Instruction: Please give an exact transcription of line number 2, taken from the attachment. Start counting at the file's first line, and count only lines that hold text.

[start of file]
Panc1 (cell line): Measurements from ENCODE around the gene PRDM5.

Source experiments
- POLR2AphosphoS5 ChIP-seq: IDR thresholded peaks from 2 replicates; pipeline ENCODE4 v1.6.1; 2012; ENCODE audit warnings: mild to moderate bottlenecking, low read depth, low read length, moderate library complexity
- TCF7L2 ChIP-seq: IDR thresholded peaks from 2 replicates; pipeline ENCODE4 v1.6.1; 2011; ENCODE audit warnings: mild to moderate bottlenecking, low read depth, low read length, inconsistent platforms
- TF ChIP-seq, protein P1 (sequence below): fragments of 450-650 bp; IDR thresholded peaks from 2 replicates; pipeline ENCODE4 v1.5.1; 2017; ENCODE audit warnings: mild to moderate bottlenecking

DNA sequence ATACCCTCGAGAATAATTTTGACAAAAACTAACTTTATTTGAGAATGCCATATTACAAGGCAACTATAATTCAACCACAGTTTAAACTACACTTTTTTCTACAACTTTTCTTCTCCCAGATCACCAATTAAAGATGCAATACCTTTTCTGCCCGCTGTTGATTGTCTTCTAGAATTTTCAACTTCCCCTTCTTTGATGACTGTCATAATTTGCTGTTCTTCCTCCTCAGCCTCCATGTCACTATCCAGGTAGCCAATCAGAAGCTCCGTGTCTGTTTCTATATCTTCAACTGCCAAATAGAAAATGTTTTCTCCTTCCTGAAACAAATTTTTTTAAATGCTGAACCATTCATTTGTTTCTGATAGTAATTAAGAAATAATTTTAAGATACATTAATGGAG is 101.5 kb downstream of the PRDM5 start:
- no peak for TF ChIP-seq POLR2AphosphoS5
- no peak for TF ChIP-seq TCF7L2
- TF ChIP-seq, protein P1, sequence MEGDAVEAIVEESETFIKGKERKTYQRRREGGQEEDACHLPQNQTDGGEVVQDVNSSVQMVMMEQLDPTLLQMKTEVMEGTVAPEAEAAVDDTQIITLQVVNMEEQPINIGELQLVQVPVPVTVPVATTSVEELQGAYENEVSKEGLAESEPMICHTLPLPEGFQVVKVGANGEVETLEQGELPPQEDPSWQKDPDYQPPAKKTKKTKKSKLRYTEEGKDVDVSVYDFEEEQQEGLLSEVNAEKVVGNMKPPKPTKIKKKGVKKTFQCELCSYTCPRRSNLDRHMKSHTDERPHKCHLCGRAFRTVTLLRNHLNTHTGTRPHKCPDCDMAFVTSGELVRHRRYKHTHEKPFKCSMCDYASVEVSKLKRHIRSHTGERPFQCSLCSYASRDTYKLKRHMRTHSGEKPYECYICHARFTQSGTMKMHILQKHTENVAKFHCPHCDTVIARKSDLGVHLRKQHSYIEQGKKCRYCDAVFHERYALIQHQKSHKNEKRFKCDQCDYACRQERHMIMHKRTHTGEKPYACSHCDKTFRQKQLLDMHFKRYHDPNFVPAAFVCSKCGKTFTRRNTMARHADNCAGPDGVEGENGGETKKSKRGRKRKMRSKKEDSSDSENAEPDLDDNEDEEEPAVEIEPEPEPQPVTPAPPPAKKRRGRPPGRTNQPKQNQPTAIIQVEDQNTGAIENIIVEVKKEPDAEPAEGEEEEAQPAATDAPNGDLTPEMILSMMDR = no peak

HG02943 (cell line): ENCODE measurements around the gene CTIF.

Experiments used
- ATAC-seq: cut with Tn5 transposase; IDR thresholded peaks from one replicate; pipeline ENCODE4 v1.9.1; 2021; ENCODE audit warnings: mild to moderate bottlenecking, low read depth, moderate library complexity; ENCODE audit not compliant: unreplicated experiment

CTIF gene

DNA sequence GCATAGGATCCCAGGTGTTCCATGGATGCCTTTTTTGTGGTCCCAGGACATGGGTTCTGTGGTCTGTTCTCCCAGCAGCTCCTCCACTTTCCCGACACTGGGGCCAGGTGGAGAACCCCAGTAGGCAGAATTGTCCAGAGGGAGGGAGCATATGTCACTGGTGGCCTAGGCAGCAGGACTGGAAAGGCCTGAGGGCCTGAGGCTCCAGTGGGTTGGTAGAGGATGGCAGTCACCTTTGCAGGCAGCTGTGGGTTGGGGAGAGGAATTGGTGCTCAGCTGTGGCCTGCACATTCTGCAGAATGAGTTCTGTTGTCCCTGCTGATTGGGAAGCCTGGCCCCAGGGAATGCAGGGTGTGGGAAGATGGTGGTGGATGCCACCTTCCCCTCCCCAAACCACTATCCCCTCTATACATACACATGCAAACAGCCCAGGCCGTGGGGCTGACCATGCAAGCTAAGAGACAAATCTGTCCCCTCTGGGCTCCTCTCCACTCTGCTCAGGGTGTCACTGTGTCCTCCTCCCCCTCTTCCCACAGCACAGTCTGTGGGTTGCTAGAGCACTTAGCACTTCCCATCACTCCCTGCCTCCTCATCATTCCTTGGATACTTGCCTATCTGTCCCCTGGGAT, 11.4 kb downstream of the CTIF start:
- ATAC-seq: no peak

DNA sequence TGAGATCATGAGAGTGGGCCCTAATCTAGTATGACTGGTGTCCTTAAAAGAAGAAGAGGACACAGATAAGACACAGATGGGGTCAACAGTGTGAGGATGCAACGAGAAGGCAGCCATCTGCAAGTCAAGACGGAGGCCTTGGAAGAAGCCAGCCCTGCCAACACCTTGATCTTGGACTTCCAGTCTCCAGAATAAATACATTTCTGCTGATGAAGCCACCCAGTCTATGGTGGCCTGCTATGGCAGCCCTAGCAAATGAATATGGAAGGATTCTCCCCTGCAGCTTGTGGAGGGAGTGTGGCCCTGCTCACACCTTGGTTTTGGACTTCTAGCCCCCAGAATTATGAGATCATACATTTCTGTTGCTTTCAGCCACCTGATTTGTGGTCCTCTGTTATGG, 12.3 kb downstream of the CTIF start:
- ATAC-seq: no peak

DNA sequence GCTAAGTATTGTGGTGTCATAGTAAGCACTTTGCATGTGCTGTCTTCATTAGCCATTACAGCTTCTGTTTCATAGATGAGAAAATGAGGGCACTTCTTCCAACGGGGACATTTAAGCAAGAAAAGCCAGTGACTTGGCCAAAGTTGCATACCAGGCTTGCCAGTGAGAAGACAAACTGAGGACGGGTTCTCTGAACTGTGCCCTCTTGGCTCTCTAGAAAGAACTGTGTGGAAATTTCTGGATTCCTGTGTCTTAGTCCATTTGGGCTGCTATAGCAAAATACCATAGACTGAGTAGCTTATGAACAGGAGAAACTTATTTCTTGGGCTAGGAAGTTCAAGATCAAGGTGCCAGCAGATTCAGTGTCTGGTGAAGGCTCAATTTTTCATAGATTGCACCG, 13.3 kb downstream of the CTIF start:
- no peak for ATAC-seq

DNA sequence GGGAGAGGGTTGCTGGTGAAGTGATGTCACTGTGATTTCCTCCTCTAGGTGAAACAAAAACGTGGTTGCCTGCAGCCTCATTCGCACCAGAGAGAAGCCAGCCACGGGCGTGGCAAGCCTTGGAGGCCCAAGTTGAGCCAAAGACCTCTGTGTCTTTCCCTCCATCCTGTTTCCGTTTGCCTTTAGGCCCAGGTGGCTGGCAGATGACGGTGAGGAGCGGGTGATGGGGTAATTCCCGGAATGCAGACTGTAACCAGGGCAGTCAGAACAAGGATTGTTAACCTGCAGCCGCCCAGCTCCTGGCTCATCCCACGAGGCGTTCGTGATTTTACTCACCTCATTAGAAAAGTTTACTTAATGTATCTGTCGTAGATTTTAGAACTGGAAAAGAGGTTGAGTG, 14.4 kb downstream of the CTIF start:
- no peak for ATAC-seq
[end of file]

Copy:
Source experiments